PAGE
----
Supplementing Address-Based Sampling Frames with Physical Addresses of Housing Units with Unlocatable Mailing Addresses
Shook-Sa, B. E., & Currivan, D. B. (2011, May). Supplementing Address-Based Sampling Frames with Physical Addresses of Housing Units with Unlocatable Mailing Addresses. Presented at AAPOR 2011, Phoenix, AZ.
When utilizing an address-based sampling (ABS) frame for an in-person household survey, households with unlocatable mailing addresses are a primary source of undercoverage. Unlocatable mailing addresses such as post office boxes, rural route boxes, highway contract boxes, and simplified addresses cannot be linked to housing units on the ground. For this reason, approximately two million residential unlocatable mailing addresses are typically excluded from the national ABS frame for in-person surveys. Most of the undercoverage occurs in rural areas where unlocatable addresses are more prevalent. Low ABS coverage in rural areas often leads researchers to resort to a hybrid frame that supplements ABS coverage with costly field enumeration (FE) methods in areas without adequate ABS coverage.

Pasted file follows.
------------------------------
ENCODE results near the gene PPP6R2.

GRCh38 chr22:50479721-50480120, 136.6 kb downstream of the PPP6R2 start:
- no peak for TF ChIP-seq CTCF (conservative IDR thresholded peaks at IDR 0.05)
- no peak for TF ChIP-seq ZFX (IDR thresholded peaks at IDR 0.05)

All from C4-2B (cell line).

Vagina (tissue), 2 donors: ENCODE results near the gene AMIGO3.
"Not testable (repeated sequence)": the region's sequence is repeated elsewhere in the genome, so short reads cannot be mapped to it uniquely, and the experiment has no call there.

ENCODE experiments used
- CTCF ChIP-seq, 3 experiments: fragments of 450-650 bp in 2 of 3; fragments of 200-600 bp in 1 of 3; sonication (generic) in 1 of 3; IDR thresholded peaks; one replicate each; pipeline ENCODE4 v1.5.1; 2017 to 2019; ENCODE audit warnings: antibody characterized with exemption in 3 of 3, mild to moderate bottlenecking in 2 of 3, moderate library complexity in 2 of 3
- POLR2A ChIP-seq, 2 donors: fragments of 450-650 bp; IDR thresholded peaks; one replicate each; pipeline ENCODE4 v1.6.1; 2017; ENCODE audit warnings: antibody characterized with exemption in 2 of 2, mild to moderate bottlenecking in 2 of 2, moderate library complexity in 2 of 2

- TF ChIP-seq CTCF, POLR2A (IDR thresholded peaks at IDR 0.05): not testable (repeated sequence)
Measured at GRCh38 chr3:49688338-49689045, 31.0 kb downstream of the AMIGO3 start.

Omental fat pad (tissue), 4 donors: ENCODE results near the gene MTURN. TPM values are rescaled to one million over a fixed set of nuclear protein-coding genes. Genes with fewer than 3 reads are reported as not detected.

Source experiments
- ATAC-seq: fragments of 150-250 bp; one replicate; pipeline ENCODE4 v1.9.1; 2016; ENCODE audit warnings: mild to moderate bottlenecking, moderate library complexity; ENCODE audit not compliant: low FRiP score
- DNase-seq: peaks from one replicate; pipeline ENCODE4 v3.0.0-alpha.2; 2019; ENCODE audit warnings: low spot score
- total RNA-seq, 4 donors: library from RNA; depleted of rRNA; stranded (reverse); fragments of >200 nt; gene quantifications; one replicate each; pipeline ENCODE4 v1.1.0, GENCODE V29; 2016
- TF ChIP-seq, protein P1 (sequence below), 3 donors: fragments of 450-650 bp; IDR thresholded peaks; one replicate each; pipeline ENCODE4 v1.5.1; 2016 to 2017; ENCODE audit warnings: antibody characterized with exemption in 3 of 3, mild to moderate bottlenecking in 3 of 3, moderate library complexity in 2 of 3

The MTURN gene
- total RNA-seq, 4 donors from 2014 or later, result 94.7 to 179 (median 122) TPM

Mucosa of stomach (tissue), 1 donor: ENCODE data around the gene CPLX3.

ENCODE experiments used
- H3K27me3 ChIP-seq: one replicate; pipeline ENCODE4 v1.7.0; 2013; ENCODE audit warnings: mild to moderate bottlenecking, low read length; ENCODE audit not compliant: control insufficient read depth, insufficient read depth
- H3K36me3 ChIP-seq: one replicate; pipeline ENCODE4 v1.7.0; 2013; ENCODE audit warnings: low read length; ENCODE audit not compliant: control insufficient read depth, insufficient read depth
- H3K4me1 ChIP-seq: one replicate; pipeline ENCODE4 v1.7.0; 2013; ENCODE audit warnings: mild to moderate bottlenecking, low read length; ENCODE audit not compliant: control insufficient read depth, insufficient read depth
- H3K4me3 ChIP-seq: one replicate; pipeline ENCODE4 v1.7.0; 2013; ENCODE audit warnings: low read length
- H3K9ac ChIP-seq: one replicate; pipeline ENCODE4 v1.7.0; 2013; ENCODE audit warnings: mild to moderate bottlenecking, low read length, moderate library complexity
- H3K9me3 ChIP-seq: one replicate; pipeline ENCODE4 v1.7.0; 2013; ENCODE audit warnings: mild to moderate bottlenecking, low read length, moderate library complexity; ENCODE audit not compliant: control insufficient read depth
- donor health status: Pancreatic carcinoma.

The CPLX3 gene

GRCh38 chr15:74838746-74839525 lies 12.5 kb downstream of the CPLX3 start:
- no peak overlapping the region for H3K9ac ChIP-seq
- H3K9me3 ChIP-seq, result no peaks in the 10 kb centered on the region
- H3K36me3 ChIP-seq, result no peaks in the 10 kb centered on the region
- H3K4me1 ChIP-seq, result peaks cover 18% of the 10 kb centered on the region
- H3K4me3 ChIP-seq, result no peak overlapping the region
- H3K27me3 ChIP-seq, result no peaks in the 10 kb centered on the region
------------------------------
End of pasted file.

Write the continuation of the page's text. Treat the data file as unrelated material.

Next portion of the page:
Databases of listed addresses derived primarily from white pages contain physical addresses for a significant number of households with unlocatable mailing addresses. We explore the feasibility of white page supplementation using data from the 2009 National Survey on Drug Use and Health (NSDUH). The NSDUH provides national, state, and substate data on substance use and mental health in the civilian, non-institutionalized population age 12 and older. Data are collected on a quarterly basis each year, with approximately 140,000 household screenings and 67,500 interviews completed annually.
We estimate the gains in coverage provided by white page supplementation and evaluate the feasibility of combining white page lists with the locatable mailing addresses on the ABS frame. We also investigate the decreased reliance on FE that results from white page supplementation in a hybrid frame approach. We estimate that white page supplementation could add as much as 7.6 percent coverage to the household population in rural segments. This would result in cost savings by reducing the number of segments that need to be field enumerated.